Background: Hospitalizations of children with medical complexity (CMC) account for one-half of hospital days in children, with lengths of stays (LOS) that are typically longer than those for children without medical complexity. The objective was to assess the impact of, risk factors for, and variation across children's hospitals regarding long LOS (≥10 days) hospitalizations in CMC.
Methods: A retrospective study of 954,018 CMC hospitalizations, excluding admissions for neonatal and cancer care, during 2013 to 2014 in 44 children's hospitals. CMC were identified using 3M's Clinical Risk Group categories 6, 7, and 9, representing children with multiple and/or catastrophic chronic conditions. Multivariable regression was used to identify demographic and clinical characteristics associated with LOS ≥10 days. Hospital-level risk-adjusted rates of long LOS generated from these models were compared using a covariance test of the hospitals' random effect.
Results: Among CMC, LOS ≥10 days accounted for 14.9% (n = 142,082) of all admissions and 61.8% ($13.7 billion) of hospital costs. The characteristics most strongly associated with LOS ≥10 days were use of intensive care unit (ICU) (odds ratio [OR]: 3.5, 95% confidence interval [CI]: 3.4-3.5), respiratory complex chronic condition (OR: 2.7, 95% CI: 2.6-2.7), and transfer from another medical facility (OR: 2.1, 95% CI: 2.0-2.1). After adjusting for severity, there was significant (P < 0.001) variation in the prevalence of LOS ≥10 days for CMC across children's hospitals (range, 10.3%-21.8%).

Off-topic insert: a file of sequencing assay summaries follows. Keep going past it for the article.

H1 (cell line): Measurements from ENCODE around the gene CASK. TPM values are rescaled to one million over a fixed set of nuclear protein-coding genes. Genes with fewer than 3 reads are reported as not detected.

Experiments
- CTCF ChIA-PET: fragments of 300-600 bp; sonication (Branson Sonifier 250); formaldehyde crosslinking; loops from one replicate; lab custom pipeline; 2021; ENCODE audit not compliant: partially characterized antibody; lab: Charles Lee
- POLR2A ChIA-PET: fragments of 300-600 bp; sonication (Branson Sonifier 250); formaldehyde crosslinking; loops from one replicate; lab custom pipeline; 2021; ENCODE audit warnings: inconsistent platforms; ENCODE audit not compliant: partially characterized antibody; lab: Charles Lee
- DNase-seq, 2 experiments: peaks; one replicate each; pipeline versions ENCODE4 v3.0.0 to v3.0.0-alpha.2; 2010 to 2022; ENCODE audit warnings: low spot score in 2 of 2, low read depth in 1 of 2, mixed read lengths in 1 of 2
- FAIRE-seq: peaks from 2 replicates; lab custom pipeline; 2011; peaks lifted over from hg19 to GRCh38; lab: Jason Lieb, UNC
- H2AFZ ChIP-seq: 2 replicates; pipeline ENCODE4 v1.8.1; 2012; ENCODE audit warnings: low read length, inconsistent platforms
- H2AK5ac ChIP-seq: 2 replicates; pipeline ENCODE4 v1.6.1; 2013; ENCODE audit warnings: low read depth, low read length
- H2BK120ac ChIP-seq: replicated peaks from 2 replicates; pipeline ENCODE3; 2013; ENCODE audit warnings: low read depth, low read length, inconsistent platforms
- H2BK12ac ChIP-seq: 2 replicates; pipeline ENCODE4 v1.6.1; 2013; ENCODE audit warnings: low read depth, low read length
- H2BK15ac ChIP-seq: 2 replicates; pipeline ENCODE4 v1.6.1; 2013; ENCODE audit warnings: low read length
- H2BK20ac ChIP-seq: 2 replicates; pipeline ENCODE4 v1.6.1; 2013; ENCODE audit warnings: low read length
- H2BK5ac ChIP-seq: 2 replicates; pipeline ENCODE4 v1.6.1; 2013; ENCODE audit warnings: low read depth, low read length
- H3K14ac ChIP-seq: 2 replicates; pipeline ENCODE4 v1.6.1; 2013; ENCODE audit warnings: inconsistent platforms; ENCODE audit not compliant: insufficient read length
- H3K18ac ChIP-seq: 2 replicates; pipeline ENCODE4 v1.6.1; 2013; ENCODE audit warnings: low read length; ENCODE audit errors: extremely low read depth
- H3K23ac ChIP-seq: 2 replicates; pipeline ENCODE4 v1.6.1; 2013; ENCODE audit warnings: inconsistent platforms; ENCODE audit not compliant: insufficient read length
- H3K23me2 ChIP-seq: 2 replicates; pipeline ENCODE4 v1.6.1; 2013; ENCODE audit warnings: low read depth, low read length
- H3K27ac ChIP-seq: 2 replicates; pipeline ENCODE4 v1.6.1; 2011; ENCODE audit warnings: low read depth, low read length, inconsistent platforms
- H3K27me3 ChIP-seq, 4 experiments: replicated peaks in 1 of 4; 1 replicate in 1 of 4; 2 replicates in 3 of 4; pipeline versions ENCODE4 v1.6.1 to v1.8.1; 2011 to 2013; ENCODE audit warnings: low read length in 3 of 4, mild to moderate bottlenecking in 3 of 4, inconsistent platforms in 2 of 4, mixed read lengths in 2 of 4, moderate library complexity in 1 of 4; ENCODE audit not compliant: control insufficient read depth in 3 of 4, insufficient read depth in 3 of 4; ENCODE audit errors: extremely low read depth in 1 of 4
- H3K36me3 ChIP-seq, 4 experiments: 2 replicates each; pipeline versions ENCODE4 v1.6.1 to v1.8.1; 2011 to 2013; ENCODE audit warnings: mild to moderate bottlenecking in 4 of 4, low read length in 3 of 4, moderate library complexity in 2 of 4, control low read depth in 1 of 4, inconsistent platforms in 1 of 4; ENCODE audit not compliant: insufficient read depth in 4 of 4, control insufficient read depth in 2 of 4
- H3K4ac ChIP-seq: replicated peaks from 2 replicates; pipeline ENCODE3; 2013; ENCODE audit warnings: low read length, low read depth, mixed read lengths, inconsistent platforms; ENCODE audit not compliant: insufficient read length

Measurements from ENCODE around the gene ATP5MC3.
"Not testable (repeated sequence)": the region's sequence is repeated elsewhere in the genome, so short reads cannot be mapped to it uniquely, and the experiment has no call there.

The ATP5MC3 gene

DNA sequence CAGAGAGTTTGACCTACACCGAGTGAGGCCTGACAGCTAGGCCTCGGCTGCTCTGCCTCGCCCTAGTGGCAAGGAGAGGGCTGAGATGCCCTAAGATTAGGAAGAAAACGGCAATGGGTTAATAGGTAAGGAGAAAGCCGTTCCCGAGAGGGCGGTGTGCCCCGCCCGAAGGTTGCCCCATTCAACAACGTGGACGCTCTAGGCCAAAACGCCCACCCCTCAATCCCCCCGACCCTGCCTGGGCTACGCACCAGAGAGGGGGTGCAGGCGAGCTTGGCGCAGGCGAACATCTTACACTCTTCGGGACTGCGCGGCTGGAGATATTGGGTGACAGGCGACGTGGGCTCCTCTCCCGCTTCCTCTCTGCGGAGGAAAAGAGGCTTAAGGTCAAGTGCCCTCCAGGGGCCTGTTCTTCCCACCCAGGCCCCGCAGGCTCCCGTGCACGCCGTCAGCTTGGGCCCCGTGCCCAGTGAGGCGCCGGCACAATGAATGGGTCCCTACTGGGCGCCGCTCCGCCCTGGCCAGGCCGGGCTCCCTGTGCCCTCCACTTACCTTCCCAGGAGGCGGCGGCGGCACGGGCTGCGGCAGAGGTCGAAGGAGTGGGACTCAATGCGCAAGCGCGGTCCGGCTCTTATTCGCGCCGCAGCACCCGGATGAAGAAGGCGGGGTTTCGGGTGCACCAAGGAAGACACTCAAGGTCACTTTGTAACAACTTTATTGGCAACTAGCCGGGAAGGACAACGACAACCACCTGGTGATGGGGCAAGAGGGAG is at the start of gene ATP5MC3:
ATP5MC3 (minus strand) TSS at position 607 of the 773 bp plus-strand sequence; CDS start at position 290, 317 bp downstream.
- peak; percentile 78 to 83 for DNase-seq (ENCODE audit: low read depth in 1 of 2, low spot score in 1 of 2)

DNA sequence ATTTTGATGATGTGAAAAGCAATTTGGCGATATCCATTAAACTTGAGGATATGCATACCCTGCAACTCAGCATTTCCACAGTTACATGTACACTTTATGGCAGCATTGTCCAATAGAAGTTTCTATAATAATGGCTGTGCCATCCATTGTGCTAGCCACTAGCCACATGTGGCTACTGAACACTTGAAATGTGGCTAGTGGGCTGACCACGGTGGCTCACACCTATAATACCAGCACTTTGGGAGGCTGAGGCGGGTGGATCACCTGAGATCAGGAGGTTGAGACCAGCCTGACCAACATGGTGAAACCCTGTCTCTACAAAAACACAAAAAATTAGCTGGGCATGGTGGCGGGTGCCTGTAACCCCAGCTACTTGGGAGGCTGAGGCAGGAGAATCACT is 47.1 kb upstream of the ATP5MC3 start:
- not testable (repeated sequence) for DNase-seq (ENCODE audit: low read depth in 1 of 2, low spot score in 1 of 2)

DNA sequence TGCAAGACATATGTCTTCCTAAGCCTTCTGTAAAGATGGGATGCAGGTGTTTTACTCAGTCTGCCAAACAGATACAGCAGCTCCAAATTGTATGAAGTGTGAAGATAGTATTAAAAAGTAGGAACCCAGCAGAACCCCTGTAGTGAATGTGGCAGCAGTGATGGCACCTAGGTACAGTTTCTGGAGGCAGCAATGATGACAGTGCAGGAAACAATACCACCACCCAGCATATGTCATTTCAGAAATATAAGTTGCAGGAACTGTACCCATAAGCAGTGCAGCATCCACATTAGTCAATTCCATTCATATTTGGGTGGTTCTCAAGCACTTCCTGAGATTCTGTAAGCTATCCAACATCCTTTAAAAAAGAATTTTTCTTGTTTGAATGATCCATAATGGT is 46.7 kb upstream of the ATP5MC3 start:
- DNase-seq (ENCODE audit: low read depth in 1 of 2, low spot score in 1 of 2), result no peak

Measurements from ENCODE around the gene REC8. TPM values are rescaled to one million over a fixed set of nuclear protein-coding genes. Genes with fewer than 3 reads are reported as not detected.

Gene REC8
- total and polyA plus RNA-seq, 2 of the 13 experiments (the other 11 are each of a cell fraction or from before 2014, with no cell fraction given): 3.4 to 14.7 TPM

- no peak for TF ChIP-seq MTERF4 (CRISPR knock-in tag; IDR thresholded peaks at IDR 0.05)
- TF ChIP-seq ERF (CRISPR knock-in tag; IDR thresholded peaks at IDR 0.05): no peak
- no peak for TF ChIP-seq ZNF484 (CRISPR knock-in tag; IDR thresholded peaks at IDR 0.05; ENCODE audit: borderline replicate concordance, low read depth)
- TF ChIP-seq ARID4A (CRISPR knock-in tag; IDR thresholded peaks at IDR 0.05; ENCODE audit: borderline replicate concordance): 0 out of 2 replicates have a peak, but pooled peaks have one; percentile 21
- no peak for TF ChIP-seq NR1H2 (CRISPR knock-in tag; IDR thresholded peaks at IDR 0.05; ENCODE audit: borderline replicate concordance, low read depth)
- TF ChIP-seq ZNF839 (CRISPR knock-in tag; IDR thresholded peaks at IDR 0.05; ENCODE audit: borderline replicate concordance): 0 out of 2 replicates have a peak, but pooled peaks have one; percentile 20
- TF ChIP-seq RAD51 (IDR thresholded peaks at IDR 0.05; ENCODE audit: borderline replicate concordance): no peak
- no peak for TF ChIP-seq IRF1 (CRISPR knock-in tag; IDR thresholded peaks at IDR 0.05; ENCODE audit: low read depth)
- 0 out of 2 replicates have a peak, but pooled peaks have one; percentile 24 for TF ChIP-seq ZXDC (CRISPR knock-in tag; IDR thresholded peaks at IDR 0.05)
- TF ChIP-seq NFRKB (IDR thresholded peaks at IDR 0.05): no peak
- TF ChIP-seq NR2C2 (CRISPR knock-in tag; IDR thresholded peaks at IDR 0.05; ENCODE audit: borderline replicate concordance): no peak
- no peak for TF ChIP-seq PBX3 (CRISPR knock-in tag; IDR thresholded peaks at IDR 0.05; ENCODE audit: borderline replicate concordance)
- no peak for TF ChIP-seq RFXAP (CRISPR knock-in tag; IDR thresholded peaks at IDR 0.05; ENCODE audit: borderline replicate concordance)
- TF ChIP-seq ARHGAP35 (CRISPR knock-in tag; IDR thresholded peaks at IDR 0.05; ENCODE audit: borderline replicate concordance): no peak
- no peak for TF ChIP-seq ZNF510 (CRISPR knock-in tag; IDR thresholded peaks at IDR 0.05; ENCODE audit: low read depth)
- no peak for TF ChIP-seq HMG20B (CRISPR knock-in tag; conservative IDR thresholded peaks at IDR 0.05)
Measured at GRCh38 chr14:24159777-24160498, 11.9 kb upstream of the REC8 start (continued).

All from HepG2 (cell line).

Conclusions: Long hospitalizations for CMC are costly. Their prevalence varies significantly by type of chronic condition and across children's hospitals. Efforts to reduce hospital costs in CMC might benefit from a focus on prolonged LOS. Journal of Hospital Medicine 2016;11:750-756. © 2016 Society of Hospital Medicine.
© 2016 Society of Hospital Medicine.